One of the most family friendly and outright entertaining superhero features of the year, “Shazam!” is a movie that will appeal to children of all walks of life. It’s a movie that promotes the power of family, promotes the appeal of adopted families, and explores the effects of bullying and toxic masculinity. “Shazam!” is one of the bigger surprises of 2019 as the DCEU keeps delivering on entertaining and bright action features that spotlight the lesser explored and rarely discovered characters from the DC Comics stable.
In the nineties once the indie scene broke out and directors like Steven Soderbergh and Richard Linklater perfected the chatty character piece with young adults, every director came out of the wood work with their own. Some titles like “Clerks” and “Beautiful Girls” became classics while stuff like “Mixed Signals” and “Let It Snow” fell to the wayside– for very good reason. “Summer Night” feels like a screenplay taken from 1995 that was retrofitted for a modern audience. And that’s not entirely a compliment.
“Weird Science” is the film from John Hughes that’s managed to age the worst from his repertoire. Even “Dutch” can be considered somewhat more accessible than what “Weird Science” doles out. While it’s not a bad movie at all, “Weird Science” has gradually become an eighties comedy that has to be taken in the context of its decade. This is still a very strong air of misogyny and chauvinism within “Weird Science,” but it still works as a fun eighties romp with banner performances by its collective cast.
I’d love to know what the thought process was behind “Rim of the World.” Directed by McG, it’s much too crude and violent for kids, but much too juvenile for anyone looking for a good action horror movie. Netflix and McG obviously had in mind the “Stranger Things” crowd when they concocted this unpleasant, long, obnoxious film. It wants to be mentioned in the same conversation as “The Goonies”, Amblin, and “It,” but I doubt in a few years it’ll even be mentioned in the same favor as “Mac and Me.”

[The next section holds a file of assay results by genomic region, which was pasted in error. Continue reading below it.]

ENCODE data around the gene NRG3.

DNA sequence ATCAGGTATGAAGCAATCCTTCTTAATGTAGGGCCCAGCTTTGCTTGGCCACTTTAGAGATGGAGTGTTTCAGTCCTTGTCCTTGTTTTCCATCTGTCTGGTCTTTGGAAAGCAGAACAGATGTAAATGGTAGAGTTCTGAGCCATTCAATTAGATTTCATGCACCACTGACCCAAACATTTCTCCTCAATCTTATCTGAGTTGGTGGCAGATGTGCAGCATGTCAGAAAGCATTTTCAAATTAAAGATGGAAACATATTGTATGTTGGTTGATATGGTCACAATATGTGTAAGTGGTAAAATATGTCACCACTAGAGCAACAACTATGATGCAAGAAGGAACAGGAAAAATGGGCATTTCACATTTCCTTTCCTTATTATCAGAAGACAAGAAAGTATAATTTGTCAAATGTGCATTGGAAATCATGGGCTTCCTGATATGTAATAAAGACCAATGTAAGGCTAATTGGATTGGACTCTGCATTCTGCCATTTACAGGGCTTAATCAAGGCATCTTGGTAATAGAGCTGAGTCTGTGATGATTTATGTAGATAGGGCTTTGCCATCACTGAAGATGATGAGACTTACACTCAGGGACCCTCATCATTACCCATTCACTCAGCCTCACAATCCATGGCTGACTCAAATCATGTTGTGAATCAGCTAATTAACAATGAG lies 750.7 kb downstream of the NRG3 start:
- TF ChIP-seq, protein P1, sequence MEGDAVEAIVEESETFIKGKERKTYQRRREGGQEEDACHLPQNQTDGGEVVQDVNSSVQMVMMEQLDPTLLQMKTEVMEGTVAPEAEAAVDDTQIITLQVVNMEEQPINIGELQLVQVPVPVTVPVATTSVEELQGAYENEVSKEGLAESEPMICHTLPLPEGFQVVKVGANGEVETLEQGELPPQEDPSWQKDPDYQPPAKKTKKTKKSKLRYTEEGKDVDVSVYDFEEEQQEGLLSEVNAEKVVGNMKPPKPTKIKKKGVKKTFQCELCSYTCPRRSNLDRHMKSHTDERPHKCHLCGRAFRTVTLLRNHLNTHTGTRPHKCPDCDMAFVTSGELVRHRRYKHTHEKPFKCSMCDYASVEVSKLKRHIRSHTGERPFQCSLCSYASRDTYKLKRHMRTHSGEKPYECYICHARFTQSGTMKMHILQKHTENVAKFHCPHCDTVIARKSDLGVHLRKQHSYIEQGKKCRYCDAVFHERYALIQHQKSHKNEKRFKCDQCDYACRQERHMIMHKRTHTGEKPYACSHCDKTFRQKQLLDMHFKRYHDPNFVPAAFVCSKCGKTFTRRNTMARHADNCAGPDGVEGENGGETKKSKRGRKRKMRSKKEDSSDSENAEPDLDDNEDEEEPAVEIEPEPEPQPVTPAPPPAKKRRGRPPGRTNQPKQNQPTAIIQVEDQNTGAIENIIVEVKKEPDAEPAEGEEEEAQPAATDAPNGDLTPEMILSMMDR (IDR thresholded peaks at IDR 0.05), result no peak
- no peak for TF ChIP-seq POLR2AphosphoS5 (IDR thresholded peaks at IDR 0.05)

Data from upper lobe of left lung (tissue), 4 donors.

Spider-Man entrance in to the MCU has been a god send as Marvel had managed to touch on areas of the character that we haven’t seen before, while also fleshing out much if his universe and world. After the epics of “Captain Marvel” and “Avengers: Endgame,” Jon Watts’ “Far from Home” is a nice detour in to the MCU where the studio is able to book end their biggest event thus far. Closing out phase three of the MCU, “Far From Home” is a vastly superior film to “Homecoming” that benefits from the lack of Iron Man, believe it or not.
BOOTLEG FILES 690: “Knights of the Bath” (1951 short film consisting of footage from the 1944 Abbott and Costello comedy “In Society”).
LAST SEEN: It is on YouTube.
AMERICAN HOME VIDEO: None.
REASON FOR BOOTLEG STATUS: The material is copyright protected.
CHANCES OF SEEING A COMMERCIAL DVD RELEASE: Unlikely.
Beginning in the 1930s, a company called Castle Films was a dominant force in the nontheatrical home entertainment market. In the decades before video technology, movie lovers would purchase either a projector and watch their favorite Hollywood films in the comfort of their homes. However, the Super 8, 8mm and 16mm formats did not easily support feature-length films, and the productions were often edited down to fit the reels being sold to the public. In many cases, certain sequences would be excised from the larger works and sold as standalone pieces, usually for one-reel or two-reel exhibition.
After spending years out of print, it’s good to see Fred Dekker’s eighties horror classics finally being given the special treatment that they deserve. For fans of the 1986 “Night of the Creeps,” they’ll be happy to know that Dekker’s zombie comedy hasn’t aged much at all. While it’s very much of its time, it still allows for an accessible and very interesting mix of horror, science fiction, coming of age, and romance that’s tough to beat. Plus, there’s Tom Atkins who is just downright fun in the role of detective Ray Cameron.
In the nineties America was obsessed with dinosaurs. For reasons we could never put our fingers on, Dinosaurs were in just about every facet of pop culture you could imagine. Video games, movies, animated series, they were mascots for snack foods, they were the basis for a family sitcom, and yes, they were fit in to movies amounting to cinematic oddities still making movie buffs scratch their heads. We had a family film about miniature dinosaurs, a buddy cop comedy about a female cop and a dinosaur, and yes, we even had “Tammy and the T-Rex.”